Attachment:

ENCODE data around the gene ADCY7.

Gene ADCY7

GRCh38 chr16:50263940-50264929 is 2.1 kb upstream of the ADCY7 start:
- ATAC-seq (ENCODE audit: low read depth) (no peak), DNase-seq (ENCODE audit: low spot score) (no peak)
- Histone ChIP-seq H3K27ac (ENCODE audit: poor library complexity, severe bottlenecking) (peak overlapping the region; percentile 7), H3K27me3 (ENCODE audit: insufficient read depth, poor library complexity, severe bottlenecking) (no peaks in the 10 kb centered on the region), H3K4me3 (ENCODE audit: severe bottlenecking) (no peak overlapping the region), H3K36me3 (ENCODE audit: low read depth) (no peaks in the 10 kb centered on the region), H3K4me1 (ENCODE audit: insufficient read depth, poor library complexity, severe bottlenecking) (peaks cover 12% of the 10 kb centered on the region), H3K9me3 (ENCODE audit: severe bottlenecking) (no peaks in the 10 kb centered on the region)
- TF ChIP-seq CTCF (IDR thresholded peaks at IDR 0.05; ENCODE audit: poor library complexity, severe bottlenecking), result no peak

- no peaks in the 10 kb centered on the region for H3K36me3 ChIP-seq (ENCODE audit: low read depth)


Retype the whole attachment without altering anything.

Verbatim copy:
ENCODE data around the gene ADCY7.

Gene ADCY7

GRCh38 chr16:50263940-50264929 is 2.1 kb upstream of the ADCY7 start:
- ATAC-seq (ENCODE audit: low read depth) (no peak), DNase-seq (ENCODE audit: low spot score) (no peak)
- Histone ChIP-seq H3K27ac (ENCODE audit: poor library complexity, severe bottlenecking) (peak overlapping the region; percentile 7), H3K27me3 (ENCODE audit: insufficient read depth, poor library complexity, severe bottlenecking) (no peaks in the 10 kb centered on the region), H3K4me3 (ENCODE audit: severe bottlenecking) (no peak overlapping the region), H3K36me3 (ENCODE audit: low read depth) (no peaks in the 10 kb centered on the region), H3K4me1 (ENCODE audit: insufficient read depth, poor library complexity, severe bottlenecking) (peaks cover 12% of the 10 kb centered on the region), H3K9me3 (ENCODE audit: severe bottlenecking) (no peaks in the 10 kb centered on the region)
- TF ChIP-seq CTCF (IDR thresholded peaks at IDR 0.05; ENCODE audit: poor library complexity, severe bottlenecking), result no peak

- no peaks in the 10 kb centered on the region for H3K36me3 ChIP-seq (ENCODE audit: low read depth)